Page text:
You might be willing to include images in your next presentation, but might be confused to know where to start. In this post I give a provide resources on where to get free images, how to choose good images and how to process them to fit your needs.
|Sadly, I forgot to take my camera to Paris. You got to love Wikipedia!|
I'm back from a (long) summer holiday in partly Paris. I was really impressed by the quality of their advertisements. I was in fact so impressed that I'm again immersed in graphic design and photography. So I thought I would write about photography resources: where to get free photos, what makes a image good for a presentation, and some tips on how to improve those free photos to get them to work.
Where to get free but good images?
I have mentioned this place already, but it so good I'll mention it again. Compfight is a Flickr search engine that filter images according to their license, either commercial or creative commons.
So people already know that Wikipedia is another great place for images, but what I have found even more helpful is their Wikipedia featured pictures. According to them, "these are images that the Wikipedia community finds beautiful, stunning, impressive or informative."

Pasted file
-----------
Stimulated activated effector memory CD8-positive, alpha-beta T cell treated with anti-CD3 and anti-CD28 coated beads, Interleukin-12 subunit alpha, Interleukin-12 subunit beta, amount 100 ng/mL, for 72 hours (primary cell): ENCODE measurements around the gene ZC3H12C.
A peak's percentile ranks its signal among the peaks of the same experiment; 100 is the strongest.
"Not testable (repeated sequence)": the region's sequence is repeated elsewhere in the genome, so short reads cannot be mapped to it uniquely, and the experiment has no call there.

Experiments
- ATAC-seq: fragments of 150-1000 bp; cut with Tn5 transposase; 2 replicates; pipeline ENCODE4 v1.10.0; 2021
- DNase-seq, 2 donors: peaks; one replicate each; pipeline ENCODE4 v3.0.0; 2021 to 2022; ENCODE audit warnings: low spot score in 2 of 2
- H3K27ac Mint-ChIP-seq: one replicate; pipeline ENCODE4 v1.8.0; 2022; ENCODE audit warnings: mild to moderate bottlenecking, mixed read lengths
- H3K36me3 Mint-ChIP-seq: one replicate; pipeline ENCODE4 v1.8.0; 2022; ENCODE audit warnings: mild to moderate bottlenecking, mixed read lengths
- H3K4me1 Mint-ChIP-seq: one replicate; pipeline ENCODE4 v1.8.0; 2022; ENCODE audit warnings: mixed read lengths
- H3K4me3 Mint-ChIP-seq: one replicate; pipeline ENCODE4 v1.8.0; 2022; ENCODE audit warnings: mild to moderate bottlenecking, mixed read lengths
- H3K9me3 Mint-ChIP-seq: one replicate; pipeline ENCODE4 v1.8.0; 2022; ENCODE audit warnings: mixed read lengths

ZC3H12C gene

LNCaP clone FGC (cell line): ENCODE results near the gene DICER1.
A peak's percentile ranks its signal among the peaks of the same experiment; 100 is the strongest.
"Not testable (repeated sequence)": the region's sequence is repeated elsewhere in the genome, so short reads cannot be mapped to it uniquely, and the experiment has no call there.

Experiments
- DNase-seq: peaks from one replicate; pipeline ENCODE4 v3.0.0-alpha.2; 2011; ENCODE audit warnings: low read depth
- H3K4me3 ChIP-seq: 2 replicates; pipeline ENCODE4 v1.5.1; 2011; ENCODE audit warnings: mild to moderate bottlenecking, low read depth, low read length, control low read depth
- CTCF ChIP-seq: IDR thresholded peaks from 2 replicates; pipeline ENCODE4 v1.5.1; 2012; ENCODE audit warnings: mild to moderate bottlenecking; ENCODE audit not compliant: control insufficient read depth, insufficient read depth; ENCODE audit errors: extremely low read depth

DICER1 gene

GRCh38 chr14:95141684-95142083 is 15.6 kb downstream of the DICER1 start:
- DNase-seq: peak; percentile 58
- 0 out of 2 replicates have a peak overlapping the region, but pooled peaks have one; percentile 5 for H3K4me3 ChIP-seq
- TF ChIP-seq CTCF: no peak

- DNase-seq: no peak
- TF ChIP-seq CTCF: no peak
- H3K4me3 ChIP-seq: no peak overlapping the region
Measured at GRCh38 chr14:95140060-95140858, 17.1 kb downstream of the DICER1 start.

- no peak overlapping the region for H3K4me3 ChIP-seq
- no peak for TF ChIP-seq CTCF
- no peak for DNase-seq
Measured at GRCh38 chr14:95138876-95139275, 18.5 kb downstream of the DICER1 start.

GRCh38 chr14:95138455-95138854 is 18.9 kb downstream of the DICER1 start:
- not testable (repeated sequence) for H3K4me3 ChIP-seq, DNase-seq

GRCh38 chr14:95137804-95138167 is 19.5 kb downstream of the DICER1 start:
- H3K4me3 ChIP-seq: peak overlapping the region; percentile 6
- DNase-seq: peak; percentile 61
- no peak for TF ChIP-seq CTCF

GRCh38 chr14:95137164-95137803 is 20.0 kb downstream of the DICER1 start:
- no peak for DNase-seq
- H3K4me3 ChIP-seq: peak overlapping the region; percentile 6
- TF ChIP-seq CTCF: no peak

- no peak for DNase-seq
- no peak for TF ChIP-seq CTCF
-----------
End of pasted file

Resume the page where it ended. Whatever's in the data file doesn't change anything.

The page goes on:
But even a better source of image in the Wikimedia is Wikimedia Commons. The quality of their images is even better. But there is no reason to stop for static images, in commons you can also download video and audio.
What makes an image good for presentations?
What makes an image good for presentations is the title of a two part series article at Powerpoint Ninja on basic information on how to choose good images for presentation. The article has two good related sources on composition in photography:
5 Elements of composition in photography
10 Top Photography Composition rules
How to improve those free photos to get them to work?
So now you know where to get images and what to look for to make them work, but here is the caveat. Seldom images come in the way you want them or need them. If you know your ways into the GIMP of Photoshop you won't have trouble getting images ready, but if you don't, first start by learning how to use the curve tool:
|The curve tool window is a mighty tool for image correction.|
Left Photoshop, right The GIMP
The after picture in the before-after of the Tour Eiffel (image downloaded from the "Tour Eiffel" Wikipedia page) was just a two click process. Learning about layers and blending modes also pays off.